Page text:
And then there are the moments that catch me completely off guard. Sunday night was one of those.

There were loud gun shots that sounded way too close for comfort. Then talk on WhatsApp groups of a terrorist infiltration and it was unclear into which yishuv. We weren’t going to take a chance. Long before reading about the horrors and carnage of this past Shabbat morning in the small kibbutzim and moshavim on the Gaza border, this has always been a big fear. Too many terrible stories from the Second Intifada etched into my mind.

We went into the safe room. The seven of us and my parents. My heart was racing, but I was also overtaken by a strange, unexpected calm. It took me a few seconds to identify what I was feeling. But then I knew. I told my family that whatever happens, I just want to say that I think we had a good life and that we tried our best to be good people and ‘עובדי ה (servants of God). I wasn’t sure how they would react but was surprised to find that I had only said out loud what everyone was thinking and feeling.

Sometimes there are eye-opening moments that shift your perspective.

We know how this will ultimately all end in the long arc of history. We don’t know how long it will take and what losses we will suffer in the process. But what we already know now is that Am Yisrael, our special nation, is filled with good people who are trying their best. In that we can find some measure of strength and comfort and a place to direct our stress and tension.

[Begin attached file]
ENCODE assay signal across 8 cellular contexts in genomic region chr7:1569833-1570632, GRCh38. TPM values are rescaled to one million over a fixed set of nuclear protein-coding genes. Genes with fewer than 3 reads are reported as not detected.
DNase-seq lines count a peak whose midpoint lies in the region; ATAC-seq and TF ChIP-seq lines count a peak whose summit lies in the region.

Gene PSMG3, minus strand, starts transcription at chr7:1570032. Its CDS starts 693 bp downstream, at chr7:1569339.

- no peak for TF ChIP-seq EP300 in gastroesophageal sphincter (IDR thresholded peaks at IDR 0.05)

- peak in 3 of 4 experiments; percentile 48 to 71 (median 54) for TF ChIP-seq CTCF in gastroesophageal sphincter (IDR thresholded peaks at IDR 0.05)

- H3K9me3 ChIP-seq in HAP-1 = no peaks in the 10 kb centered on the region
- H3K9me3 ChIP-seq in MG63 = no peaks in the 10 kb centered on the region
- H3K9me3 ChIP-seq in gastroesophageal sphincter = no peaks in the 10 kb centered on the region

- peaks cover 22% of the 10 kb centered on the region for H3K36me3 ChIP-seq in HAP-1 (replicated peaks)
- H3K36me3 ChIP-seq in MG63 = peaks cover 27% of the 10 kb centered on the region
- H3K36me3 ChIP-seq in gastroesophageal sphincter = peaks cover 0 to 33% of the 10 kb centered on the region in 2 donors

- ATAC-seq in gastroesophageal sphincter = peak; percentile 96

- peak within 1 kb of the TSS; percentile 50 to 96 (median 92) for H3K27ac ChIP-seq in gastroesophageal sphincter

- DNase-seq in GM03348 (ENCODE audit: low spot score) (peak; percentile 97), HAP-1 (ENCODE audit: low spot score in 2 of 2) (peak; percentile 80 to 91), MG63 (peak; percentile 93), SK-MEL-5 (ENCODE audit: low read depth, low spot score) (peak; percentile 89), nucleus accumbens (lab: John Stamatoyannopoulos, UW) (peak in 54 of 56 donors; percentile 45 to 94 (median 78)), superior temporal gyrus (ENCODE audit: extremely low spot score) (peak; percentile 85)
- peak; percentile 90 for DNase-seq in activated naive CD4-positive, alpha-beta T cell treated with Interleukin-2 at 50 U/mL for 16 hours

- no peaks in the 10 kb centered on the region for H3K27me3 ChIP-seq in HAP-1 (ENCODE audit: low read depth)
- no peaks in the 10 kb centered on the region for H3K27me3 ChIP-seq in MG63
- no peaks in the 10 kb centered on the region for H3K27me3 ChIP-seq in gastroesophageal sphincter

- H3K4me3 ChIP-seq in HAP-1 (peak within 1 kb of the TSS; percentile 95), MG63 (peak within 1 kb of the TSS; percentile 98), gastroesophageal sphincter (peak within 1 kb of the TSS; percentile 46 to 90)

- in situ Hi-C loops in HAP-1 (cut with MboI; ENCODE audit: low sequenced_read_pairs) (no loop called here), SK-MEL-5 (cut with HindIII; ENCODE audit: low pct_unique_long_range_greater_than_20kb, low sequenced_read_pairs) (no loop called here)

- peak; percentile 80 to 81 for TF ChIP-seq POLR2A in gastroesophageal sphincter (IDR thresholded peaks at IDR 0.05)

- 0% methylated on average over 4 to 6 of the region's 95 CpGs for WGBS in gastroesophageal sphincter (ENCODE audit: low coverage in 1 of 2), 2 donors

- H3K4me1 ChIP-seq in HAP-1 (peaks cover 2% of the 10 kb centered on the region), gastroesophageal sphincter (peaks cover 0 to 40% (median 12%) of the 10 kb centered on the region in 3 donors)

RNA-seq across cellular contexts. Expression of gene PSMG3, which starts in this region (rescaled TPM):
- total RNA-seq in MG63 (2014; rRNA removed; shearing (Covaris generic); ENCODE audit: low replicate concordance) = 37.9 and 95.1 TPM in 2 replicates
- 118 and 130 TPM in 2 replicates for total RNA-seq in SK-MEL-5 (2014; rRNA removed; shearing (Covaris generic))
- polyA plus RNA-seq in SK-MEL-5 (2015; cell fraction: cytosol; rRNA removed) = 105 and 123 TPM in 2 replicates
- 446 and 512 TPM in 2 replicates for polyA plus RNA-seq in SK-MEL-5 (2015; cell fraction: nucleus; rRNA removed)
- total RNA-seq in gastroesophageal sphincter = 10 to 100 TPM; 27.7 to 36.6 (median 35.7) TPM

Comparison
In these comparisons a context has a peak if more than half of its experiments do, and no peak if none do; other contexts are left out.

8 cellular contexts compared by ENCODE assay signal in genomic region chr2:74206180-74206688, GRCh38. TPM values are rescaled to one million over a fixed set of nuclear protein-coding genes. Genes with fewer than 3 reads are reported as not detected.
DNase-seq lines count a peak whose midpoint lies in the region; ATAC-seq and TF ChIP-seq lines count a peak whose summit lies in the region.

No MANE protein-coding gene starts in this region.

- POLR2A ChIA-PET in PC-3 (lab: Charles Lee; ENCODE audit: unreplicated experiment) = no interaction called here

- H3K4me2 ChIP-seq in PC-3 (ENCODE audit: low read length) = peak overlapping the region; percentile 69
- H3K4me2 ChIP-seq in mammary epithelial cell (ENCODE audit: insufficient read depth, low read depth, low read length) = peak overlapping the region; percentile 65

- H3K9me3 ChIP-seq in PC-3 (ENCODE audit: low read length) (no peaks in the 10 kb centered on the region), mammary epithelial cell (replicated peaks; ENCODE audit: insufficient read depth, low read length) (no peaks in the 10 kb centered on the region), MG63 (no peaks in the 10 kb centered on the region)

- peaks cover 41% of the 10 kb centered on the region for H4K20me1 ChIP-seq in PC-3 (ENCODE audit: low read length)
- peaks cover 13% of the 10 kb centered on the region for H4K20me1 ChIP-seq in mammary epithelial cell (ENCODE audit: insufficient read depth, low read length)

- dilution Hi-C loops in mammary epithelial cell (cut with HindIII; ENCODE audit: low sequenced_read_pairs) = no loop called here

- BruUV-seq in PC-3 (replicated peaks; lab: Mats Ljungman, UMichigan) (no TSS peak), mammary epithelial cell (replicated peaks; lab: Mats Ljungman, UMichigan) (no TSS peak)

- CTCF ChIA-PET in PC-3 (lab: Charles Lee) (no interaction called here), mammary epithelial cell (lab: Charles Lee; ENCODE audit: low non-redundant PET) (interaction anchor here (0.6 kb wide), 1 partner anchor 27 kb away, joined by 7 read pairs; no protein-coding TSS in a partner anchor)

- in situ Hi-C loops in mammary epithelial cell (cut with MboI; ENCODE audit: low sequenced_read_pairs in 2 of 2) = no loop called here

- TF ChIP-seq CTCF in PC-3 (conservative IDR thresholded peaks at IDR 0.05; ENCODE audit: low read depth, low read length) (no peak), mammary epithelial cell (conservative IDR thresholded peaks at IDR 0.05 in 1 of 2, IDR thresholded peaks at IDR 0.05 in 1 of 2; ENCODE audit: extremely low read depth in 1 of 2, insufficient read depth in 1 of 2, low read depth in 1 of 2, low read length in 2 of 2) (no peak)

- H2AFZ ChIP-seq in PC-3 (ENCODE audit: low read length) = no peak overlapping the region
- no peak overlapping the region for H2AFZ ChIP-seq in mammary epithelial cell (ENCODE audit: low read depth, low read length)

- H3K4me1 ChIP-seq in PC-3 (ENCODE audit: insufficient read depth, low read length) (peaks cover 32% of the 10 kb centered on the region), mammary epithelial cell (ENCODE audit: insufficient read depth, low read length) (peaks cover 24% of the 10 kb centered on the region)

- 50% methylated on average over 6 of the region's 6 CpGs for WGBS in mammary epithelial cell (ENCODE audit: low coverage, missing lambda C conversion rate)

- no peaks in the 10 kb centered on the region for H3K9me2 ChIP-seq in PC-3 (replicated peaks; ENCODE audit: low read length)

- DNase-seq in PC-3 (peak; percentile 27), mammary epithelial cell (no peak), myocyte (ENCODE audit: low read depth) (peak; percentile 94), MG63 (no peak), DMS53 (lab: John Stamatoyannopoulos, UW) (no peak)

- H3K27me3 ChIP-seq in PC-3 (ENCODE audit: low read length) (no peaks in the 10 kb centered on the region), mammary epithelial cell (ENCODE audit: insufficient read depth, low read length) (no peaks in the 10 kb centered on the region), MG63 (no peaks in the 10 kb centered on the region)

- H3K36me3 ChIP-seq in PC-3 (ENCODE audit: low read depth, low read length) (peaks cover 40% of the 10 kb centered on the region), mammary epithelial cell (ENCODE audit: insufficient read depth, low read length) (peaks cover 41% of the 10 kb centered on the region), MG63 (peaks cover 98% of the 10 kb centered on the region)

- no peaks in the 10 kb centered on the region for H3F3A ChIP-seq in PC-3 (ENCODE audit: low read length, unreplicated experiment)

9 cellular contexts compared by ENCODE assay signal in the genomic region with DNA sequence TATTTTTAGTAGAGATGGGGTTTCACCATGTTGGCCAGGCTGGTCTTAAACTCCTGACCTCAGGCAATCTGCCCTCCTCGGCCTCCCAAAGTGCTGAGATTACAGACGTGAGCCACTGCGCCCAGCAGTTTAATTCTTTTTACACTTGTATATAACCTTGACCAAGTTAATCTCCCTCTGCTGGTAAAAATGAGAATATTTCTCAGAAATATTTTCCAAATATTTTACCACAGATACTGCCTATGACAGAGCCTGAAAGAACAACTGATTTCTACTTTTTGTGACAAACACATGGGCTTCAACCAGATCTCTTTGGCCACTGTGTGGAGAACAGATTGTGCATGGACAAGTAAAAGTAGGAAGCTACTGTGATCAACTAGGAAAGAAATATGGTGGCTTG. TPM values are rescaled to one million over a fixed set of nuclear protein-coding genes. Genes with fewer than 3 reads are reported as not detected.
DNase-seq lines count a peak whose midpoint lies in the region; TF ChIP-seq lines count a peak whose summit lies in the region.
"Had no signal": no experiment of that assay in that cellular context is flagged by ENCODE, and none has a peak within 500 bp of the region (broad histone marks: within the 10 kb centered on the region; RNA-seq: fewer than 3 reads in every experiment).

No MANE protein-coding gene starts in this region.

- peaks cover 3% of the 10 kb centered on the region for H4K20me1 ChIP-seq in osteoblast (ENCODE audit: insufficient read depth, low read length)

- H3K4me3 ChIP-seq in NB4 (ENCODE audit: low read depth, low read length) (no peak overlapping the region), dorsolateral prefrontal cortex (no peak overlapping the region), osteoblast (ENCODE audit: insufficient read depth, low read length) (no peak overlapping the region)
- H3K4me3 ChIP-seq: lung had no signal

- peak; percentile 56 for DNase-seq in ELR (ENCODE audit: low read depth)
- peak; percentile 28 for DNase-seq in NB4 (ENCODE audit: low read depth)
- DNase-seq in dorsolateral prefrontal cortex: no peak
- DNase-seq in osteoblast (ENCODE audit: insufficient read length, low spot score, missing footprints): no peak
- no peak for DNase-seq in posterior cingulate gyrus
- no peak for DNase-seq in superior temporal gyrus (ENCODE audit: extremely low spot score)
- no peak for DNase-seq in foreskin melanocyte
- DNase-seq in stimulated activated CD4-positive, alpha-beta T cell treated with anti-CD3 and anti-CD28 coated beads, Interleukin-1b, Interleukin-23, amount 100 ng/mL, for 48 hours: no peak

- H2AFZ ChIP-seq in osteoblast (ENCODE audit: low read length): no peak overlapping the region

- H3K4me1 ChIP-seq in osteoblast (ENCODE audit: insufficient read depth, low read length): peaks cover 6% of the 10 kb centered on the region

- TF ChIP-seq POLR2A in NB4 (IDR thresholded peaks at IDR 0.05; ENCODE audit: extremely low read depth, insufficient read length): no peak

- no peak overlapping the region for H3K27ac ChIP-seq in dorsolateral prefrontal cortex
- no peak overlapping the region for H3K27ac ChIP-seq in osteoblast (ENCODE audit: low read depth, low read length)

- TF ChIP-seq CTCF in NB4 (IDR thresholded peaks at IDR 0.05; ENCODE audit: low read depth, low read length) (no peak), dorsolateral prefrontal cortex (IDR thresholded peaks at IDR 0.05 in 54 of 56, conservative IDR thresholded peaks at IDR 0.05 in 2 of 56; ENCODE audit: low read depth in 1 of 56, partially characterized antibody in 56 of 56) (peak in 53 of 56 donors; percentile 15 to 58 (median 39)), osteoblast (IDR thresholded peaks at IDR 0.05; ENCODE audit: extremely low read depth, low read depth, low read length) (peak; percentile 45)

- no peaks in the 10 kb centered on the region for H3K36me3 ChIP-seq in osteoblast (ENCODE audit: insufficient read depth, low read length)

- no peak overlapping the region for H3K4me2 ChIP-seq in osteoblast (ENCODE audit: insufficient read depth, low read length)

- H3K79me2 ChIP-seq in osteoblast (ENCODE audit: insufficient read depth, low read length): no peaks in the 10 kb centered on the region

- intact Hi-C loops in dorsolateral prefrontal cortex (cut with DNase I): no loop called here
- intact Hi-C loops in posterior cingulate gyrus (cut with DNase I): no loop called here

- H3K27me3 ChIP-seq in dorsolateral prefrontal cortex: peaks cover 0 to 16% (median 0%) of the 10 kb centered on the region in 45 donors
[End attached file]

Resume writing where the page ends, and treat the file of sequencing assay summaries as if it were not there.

So, if nothing else, let’s keep trying our best and maybe we will discover that we can do even better.

 

Let’s:

Hug our spouses tighter;

Speak nicer to our children and parents;

Extend ourselves more to people in need;

Pray a little louder;

Reach deeper into our pockets;

Make amends with those we have hurt;

Strengthen our beliefs;

Grasp onto bits of hope;

Improve our weaknesses;

Stretch ourselves further;

Widen our connections;

Concentrate on what we have;

Live fully and intentionally in the moment;

Savor each other;

Recommit to our values;

Speak out for Israel;

And become the best versions of ourselves.

 

And let’s do it all in the merit of a safe return for all of those who are fighting and those being held captive.

They are trying their best, and so will we.


Shayna Goldberg (née Lerner) teaches Israeli and American post-high school students and serves as mashgicha ruchanit in the Stella K. Abraham Beit Midrash for Women in Migdal Oz, an affiliate of Yeshivat Har Etzion. She is a yoetzet halacha, a contributing editor for Deracheha: Womenandmitzvot.org and the author of the book: “What Do You Really Want? Trust and Fear in Decision Making at Life’s Crossroads and in Everyday Living” (Maggid, 2021). Prior to making aliyah in 2011, she worked as a yoetzet halacha for several New Jersey synagogues and taught at Ma’ayanot Yeshiva High School in Teaneck. She lives in Alon Shevut with her husband Judah and their five children.